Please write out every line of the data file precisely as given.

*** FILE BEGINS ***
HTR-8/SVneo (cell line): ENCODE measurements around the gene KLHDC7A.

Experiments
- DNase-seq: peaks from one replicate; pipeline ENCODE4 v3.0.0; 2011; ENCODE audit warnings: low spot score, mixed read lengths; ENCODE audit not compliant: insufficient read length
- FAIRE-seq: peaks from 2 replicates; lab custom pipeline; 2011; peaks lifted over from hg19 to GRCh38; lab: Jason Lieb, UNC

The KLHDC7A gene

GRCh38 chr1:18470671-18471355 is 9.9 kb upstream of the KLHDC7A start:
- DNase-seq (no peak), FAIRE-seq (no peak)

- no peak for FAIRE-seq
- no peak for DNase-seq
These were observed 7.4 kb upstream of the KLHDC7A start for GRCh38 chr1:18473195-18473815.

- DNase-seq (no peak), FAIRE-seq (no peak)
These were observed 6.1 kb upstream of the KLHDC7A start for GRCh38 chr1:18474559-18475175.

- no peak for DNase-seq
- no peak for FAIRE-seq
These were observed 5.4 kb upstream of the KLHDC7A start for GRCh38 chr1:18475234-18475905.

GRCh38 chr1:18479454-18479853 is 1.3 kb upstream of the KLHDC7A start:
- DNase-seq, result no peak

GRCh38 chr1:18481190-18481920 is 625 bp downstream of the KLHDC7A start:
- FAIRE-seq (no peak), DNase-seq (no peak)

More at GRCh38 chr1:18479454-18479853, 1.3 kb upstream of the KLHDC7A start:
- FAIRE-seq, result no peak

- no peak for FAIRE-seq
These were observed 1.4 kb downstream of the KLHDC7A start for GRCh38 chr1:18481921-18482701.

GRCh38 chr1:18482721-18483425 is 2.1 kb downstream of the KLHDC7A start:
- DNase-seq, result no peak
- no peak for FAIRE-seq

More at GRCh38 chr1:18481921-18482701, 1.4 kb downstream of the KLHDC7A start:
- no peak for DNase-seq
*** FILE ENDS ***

HTR-8/SVneo (cell line): ENCODE measurements around the gene KLHDC7A.

Experiments
- DNase-seq: peaks from one replicate; pipeline ENCODE4 v3.0.0; 2011; ENCODE audit warnings: low spot score, mixed read lengths; ENCODE audit not compliant: insufficient read length
- FAIRE-seq: peaks from 2 replicates; lab custom pipeline; 2011; peaks lifted over from hg19 to GRCh38; lab: Jason Lieb, UNC

The KLHDC7A gene

GRCh38 chr1:18470671-18471355 is 9.9 kb upstream of the KLHDC7A start:
- DNase-seq (no peak), FAIRE-seq (no peak)

- no peak for FAIRE-seq
- no peak for DNase-seq
These were observed 7.4 kb upstream of the KLHDC7A start for GRCh38 chr1:18473195-18473815.

- DNase-seq (no peak), FAIRE-seq (no peak)
These were observed 6.1 kb upstream of the KLHDC7A start for GRCh38 chr1:18474559-18475175.

- no peak for DNase-seq
- no peak for FAIRE-seq
These were observed 5.4 kb upstream of the KLHDC7A start for GRCh38 chr1:18475234-18475905.

GRCh38 chr1:18479454-18479853 is 1.3 kb upstream of the KLHDC7A start:
- DNase-seq, result no peak

GRCh38 chr1:18481190-18481920 is 625 bp downstream of the KLHDC7A start:
- FAIRE-seq (no peak), DNase-seq (no peak)

More at GRCh38 chr1:18479454-18479853, 1.3 kb upstream of the KLHDC7A start:
- FAIRE-seq, result no peak

- no peak for FAIRE-seq
These were observed 1.4 kb downstream of the KLHDC7A start for GRCh38 chr1:18481921-18482701.

GRCh38 chr1:18482721-18483425 is 2.1 kb downstream of the KLHDC7A start:
- DNase-seq, result no peak
- no peak for FAIRE-seq

More at GRCh38 chr1:18481921-18482701, 1.4 kb downstream of the KLHDC7A start:
- no peak for DNase-seq